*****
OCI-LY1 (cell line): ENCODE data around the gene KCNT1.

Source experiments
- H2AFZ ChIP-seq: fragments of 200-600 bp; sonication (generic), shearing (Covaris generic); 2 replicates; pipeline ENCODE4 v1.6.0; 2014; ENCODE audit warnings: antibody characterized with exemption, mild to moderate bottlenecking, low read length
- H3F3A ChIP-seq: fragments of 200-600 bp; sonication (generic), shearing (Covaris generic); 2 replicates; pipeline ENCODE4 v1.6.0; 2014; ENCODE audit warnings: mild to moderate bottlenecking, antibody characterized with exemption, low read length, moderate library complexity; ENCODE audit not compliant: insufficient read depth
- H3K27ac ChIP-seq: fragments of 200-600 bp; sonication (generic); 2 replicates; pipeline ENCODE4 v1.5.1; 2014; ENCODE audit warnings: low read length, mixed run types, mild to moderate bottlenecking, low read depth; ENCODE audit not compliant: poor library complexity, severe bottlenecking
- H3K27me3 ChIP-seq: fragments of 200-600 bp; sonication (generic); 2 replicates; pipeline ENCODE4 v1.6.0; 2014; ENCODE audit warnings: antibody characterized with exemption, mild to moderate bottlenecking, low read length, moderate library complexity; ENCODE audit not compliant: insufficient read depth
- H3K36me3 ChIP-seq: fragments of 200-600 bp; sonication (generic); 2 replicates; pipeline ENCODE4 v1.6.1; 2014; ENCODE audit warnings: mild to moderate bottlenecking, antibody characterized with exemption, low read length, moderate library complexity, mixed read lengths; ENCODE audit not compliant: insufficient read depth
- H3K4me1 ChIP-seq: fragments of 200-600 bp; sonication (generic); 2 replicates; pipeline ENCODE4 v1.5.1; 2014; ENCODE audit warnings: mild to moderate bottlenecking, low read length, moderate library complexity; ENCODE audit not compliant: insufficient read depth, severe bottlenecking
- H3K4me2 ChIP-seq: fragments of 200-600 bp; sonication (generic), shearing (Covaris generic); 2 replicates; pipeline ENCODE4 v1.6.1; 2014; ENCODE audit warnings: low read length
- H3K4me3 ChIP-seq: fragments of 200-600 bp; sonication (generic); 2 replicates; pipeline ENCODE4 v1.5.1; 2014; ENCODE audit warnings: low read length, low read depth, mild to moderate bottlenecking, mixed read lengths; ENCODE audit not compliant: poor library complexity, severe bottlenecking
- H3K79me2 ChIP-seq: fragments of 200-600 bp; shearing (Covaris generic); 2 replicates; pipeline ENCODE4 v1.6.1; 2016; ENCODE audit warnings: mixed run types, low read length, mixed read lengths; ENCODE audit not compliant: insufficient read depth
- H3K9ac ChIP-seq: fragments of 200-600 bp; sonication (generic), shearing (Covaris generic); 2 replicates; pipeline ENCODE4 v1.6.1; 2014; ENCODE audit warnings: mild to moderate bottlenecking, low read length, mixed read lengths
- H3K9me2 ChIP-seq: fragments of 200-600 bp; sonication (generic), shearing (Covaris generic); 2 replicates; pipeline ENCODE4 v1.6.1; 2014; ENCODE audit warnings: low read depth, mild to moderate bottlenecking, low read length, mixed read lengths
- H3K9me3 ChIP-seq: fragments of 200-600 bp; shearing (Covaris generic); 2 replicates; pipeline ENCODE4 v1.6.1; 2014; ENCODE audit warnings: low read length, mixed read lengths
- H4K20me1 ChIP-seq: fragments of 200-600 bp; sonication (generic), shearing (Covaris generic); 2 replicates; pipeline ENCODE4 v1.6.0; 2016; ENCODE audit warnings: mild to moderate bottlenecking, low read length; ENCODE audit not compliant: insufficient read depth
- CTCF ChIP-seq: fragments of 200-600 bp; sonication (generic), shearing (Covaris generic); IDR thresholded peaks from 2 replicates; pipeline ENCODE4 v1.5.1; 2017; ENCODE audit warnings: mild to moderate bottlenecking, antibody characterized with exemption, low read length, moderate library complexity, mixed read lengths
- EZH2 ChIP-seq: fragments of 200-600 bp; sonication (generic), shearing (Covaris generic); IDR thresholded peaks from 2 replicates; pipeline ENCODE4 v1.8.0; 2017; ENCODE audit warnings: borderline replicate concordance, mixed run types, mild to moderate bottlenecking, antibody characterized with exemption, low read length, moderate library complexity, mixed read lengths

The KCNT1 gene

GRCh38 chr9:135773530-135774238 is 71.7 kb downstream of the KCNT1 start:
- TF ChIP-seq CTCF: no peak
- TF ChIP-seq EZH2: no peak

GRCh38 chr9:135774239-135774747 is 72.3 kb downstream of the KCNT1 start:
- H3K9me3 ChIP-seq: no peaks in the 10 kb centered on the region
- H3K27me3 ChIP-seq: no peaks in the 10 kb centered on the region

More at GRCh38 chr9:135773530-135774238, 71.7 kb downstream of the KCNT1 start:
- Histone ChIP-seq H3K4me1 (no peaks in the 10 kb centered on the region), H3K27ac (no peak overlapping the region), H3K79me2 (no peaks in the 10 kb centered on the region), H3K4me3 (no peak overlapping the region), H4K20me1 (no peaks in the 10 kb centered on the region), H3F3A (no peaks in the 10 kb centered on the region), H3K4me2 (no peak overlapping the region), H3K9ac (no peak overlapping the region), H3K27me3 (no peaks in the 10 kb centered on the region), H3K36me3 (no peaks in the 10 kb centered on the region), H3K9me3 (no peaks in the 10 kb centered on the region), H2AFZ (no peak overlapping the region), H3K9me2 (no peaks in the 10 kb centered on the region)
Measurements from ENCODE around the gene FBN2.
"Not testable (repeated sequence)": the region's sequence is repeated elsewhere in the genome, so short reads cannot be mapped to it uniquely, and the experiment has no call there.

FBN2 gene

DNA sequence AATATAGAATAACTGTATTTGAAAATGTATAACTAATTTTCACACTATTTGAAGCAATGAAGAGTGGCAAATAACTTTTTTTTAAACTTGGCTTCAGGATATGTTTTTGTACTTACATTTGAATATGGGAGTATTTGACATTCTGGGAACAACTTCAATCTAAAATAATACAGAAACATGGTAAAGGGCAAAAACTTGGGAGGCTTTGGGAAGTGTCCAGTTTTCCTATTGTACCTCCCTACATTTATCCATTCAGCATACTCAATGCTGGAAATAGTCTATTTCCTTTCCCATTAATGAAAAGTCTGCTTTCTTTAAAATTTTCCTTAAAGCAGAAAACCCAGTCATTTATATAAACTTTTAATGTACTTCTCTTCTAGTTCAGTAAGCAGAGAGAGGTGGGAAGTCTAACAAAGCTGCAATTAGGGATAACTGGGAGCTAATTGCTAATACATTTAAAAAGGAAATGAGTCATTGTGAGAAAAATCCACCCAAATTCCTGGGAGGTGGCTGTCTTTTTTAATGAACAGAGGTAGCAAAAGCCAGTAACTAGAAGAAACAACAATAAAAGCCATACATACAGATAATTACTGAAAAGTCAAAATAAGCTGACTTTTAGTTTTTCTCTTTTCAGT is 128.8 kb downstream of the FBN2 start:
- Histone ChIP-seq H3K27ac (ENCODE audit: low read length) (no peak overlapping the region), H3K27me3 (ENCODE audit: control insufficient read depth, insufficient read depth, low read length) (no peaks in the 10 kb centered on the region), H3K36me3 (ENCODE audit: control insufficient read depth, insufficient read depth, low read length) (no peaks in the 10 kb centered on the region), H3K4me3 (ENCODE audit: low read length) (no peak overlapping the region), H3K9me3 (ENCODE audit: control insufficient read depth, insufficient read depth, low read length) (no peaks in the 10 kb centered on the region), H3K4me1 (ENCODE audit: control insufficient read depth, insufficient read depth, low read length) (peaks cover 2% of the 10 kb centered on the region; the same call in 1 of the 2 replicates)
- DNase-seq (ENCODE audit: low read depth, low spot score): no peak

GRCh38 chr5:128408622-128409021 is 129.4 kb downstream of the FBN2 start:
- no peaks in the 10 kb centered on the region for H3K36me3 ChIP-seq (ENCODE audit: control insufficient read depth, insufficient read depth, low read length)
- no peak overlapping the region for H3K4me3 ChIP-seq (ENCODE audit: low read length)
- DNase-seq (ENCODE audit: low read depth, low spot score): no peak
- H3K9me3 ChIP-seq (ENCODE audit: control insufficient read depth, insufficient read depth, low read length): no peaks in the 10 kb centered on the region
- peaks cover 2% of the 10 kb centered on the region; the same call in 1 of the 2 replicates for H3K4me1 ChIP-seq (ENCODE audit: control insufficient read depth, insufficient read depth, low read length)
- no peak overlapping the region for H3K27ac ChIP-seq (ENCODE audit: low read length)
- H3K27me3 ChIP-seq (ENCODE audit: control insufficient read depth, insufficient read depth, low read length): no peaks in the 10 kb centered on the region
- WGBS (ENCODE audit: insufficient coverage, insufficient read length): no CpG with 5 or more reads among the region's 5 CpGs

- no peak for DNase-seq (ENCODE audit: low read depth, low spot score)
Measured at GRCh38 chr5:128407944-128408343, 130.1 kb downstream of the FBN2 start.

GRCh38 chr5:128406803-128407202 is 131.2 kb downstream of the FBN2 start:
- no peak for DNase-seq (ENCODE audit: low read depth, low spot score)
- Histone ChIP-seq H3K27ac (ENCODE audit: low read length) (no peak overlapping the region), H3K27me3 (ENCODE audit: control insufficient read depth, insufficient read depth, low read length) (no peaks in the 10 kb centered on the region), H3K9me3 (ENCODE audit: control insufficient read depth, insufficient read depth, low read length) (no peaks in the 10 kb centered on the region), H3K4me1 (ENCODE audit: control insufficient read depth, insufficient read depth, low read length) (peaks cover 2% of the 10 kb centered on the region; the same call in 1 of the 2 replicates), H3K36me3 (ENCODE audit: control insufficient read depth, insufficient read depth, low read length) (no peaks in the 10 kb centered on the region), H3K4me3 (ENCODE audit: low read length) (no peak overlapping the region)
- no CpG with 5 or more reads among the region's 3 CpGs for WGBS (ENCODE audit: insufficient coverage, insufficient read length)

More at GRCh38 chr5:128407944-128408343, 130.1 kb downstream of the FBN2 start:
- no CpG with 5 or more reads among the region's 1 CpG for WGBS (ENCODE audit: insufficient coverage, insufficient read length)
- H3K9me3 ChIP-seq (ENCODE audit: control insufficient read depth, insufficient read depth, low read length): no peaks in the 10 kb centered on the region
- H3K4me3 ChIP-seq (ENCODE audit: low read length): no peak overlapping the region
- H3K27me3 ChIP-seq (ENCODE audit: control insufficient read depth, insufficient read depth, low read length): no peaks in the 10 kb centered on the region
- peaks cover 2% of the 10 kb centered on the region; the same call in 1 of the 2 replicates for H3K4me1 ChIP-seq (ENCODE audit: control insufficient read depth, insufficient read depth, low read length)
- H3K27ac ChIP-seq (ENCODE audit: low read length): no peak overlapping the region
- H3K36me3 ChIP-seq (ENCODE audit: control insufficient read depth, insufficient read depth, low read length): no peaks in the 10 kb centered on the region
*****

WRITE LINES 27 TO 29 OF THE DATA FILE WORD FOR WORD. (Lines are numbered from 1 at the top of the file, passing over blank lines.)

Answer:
Measurements from ENCODE around the gene FBN2.
"Not testable (repeated sequence)": the region's sequence is repeated elsewhere in the genome, so short reads cannot be mapped to it uniquely, and the experiment has no call there.

FBN2 gene